After a resident of Tyler County, Texas, noticed a disgusting smell last Saturday, oil was discovered leaking from a pipeline and into a creek a couple of miles away. The oil had likely been leaking for at least several days before it was noticed. The pipeline was shut down, but not before an estimated 550 barrels seeped into the environment. Crews are working to mop up the oil and officials are downplaying the incident as, yes, small. Move along folks, nothing to see here. From KLTV:
“The pipeline company here is taking care of the situation. They have a full blown incident command set up. We have approximately 160 workers on the ground in the creek bed. They’re mopping up the oil and getting every bit of it that they can,” [Tyler County Emergency Management Coordinator Dale] Freeman said.
Absorbent pads and fresh water from Russell Creek are being used to clean the spill.
Many miles down the stream the water runs into Neches River but no oil has been found there according to Freeman. He said the leak has no affect on drinking water in Tyler County, and no wildlife or residents have been harmed by the oil spill.
“There’s no dead fish in the creek. The affects to the environment is minimal at this point,” Freeman said.
From the Philippine Information Agency:
Personnel from the Office of the Civil Defense (OCD) and the Philippine Coast Guard (PCG) have been deployed since Tuesday (February 26) to conduct clean-up operations following reports that oil traces were spotted along the shorelines of La Union, Ilocos Sur, including Ilocos Norte.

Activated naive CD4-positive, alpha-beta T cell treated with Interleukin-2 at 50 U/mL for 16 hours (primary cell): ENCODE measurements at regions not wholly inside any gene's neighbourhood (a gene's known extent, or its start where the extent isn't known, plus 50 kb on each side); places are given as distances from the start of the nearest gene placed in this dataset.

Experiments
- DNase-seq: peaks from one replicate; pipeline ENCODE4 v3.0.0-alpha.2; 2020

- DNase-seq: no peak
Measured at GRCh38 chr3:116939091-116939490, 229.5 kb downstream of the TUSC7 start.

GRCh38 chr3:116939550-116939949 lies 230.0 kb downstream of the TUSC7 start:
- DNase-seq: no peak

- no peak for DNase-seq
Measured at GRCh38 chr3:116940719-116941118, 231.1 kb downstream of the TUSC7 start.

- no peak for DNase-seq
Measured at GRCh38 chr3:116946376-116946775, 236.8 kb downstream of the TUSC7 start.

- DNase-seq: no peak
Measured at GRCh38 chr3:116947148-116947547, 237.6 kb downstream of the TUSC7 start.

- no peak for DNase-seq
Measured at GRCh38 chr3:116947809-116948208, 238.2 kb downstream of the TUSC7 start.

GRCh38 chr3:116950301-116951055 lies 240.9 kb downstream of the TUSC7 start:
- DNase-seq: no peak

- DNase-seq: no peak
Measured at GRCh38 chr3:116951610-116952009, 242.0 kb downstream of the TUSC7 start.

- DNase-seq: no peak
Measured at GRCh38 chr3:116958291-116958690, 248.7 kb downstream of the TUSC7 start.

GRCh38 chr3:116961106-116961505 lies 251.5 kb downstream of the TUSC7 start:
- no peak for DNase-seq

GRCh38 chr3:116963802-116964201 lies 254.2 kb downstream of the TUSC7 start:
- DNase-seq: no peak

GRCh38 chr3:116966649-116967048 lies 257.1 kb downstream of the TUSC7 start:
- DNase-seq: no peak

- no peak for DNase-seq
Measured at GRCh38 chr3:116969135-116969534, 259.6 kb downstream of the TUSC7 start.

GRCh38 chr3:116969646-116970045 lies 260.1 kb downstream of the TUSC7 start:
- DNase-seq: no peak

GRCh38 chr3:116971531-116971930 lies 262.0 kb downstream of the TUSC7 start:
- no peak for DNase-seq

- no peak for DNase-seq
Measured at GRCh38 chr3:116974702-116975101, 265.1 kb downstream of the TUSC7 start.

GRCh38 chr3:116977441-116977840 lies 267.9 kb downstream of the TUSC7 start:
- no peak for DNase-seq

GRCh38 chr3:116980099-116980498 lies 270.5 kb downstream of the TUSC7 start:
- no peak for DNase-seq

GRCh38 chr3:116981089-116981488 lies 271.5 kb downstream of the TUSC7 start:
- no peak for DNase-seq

Melchito Castro, chief of the OCD in the Ilocos, said on Thursday that the joint team began removing oil sludge from the shorelines mostly in the coastal towns of La Union and Ilocos Sur where the slick began to spread.
Castro said that authorities have yet to determine where the oil seepage originated. Initial reports show that the spill might have come from the M/V Arita Bauxite, a Myanmar vessel that sank off the coast of Bolinao town on February 17.
A pipeline ruptured recently in Izom, Nigeria, coating nearby rivers and farms in crude oil. The pipeline, which had been laid in 1977, was repaired last weekend and put back into service by the Nigerian National Petroleum Corporation. From Daily Trust:
Notwithstanding the spillage, the villagers were still seen fetching water from the polluted river which is the only source of drinking water for the villagers, their animals and crops.
A villager who spoke with reporters, Yelo Sariki said their lives were in danger following the spillage.
He described the situation as a serious one which could consume the whole area.
Between Alberta and Texas, in the near future?
But don’t you worry about the Keystone XL pipeline. TransCanada assures us it will be safe:
Each year, billions of gallons of crude oil and petroleum products are safely transported on pipelines. If they do occur, pipeline leaks are small; most pipeline leaks involve less than three barrels, 80% of spills involve less than 50 barrels, and less than 0.5 percent of spills total more than 10,000 barrels.
Safety of the public and the environment is a top priority for TransCanada.
John Upton is a science aficionado and green news junkie who